Through discussion in the ex-Christian Scientist Facebook groups, and my heightened awareness of my own reactions to things as a result, I’ve come to realize one huge leftover effect of my years in Christian Science: a sometimes disturbing sense of indifference when there’s suffering, or other negative things happening around me. This indifference doesn’t happen all the time, but the fact that it happens at all bothers me deeply. It’s similar to a sense of nihilism that Christian Science can create that I’ve written about before.
This came into focus for me the other day on my way home from work. As I took my exit off the highway, a small dilapidated-looking pick-up truck ahead of me lost a wheel. I watched as the wheel rolled on through an intersection at the top of the ramp, and down the on-ramp on the other side. The truck came to a safe stop, with no harm to anyone inside. I wasn’t able to see where the wheel ended up, and I continued on my way.
Now, everyone seemed to be okay, although greatly inconvenienced, so there wasn’t any need for me to stop; but, I can honestly say that in that moment, I didn’t feel bad for the driver of this truck, who probably can’t afford the repair bill it’s going to take to get their truck going, let alone the towing bill. I actually didn’t feel anything. As I step back and think about it now, that just seems weird. I feel like I should have felt something–I should at least have felt bad for the person, but I didn’t. I neither feel good nor bad, just indifferent; like I just didn’t give a sh*t. And, that deeply bothers me. Someone’s life just got massively inconvenienced. Judging by the appearance of the truck, I’m sure they will struggle financially to get it fixed if they’re even able to; and the area I live in is not an easy place to live without a vehicle. Likely, he will miss out on work or worse yet, lose his job.
Recently, a close friend of mine who is the guardian of her younger sister, has been dealing with some very serious behavioural issues with her sister–both of them are like sisters to me. The younger sister has run away a few times, and had run-ins with the police. When she first disappeared, my friend was panicked. She was out all night scouring the city looking for her younger sister. When she called me in the middle of the night, I wasn’t initially panicked. I just wanted to go back to sleep, and leave it in the hands of fate (no different than leaving it in ‘God’s” hands as far as I’m concerned). It just didn’t register with me initially. The next morning, it did, and I mobilized everything I could to help find her, and the panic set in for me. But, it was a very slow burn for me. It’s like initially, I just didn’t seem to care. That deeply bothers me too. Ultimately, my friend’s sister did return home safely, although the behavioural issues are still continuing.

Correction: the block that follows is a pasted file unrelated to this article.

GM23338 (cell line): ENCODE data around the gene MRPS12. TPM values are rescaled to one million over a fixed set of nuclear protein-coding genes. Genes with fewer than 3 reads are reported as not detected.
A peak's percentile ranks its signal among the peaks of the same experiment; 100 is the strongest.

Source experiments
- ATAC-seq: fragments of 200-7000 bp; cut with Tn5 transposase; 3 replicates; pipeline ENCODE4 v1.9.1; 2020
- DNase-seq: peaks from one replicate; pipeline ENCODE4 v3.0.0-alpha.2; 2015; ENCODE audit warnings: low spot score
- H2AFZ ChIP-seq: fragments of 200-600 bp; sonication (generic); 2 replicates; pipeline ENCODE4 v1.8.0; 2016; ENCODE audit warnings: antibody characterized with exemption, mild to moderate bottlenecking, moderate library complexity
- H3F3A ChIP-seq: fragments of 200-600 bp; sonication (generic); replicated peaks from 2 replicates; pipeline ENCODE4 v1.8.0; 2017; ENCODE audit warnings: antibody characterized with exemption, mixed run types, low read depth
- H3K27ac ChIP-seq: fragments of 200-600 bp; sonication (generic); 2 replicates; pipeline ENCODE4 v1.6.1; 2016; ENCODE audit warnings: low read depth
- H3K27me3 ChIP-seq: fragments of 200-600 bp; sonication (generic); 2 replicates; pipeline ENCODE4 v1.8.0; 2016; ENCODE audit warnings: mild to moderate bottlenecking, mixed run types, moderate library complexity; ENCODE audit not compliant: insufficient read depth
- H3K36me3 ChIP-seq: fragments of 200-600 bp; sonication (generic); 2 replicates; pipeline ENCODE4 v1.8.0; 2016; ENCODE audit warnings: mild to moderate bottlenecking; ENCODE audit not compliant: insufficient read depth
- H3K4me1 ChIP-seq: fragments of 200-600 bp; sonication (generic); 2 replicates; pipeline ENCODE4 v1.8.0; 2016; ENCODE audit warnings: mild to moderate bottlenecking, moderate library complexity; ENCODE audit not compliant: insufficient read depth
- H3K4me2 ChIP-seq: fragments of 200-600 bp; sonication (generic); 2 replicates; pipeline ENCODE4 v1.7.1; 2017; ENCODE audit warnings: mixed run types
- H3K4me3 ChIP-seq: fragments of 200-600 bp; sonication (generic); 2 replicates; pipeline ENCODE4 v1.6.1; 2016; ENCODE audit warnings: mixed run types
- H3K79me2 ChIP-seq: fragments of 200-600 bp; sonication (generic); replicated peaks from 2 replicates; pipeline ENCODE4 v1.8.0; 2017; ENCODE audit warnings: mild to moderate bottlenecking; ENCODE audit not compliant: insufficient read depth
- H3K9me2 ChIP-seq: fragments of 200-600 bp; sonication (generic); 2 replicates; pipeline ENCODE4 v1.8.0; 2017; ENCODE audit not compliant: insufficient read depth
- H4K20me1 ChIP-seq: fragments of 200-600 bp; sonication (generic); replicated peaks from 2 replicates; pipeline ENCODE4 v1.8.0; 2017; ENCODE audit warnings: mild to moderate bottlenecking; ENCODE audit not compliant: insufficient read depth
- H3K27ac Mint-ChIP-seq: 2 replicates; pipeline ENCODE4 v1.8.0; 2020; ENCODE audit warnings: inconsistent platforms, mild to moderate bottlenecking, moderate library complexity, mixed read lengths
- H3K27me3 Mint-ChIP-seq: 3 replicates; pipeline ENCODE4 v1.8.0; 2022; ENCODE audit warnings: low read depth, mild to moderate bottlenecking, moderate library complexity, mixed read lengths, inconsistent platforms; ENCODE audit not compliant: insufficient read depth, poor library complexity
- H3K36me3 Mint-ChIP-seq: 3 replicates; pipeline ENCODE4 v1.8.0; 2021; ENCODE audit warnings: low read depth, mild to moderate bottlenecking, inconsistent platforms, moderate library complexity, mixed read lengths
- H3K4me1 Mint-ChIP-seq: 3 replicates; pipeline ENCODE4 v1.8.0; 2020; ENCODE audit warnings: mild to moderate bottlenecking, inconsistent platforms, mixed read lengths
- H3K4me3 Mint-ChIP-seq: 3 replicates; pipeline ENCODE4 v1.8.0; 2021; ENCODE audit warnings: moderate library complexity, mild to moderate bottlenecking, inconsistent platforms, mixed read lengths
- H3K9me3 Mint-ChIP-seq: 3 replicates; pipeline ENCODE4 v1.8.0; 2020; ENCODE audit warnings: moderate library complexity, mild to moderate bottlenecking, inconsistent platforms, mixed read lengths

What’s Christian Science got to do with it?
Yes, you may be asking yourself that, dear reader, and here’s how I and many other former Christian Scientists see this, and by the way, I’m not the only one who experiences this feeling of indifference to things that happen around us.
“Accidents are unknown to God, or immortal Mind, and we must leave the mortal basis of belief and unite with the one Mind, in order to change the notion of chance to the proper sense of God’s unerring direction and thus bring out harmony.”
(Science and Health, p. 424)
Many of my other ex-Christian Scientist compatriots have talked about similar feelings of indifference in the face of trying circumstances of others around them. As with most lasting effects of Christian Science, I think it boils down to denial–that thing that lies at the root of Christian Science theology. For anyone who’s grown up in Christian Science, or who has spent time in it, the above quote is familiar. The phrase, “accidents are unknown to God…” is constantly drilled in to you from an early age. I remember my Mom repeating that over and over again one time when I was a teenager and we got into a bad car accident on an icy highway. Stick your head in the sand and deny that anything ‘bad’ has happened. That’s the Christian Science way!
This also leads to the sense of indifference I’ve been talking about. On a subconscious level, on the highway, I didn’t believe anything wrong had happened to that driver ahead of me. Likewise with my friend’s sister–I just didn’t see right away that something terrible had happened or could happen, or any reason to be concerned. I sort of thought a few good thoughts and went back to sleep. I hate that this is all too often my reaction. I do care deeply, it’s just that on some levels, and I know this sounds weird, I’m still learning how to care. I’ll put this all under the hashtag #weirdcrapCSdoestoyou.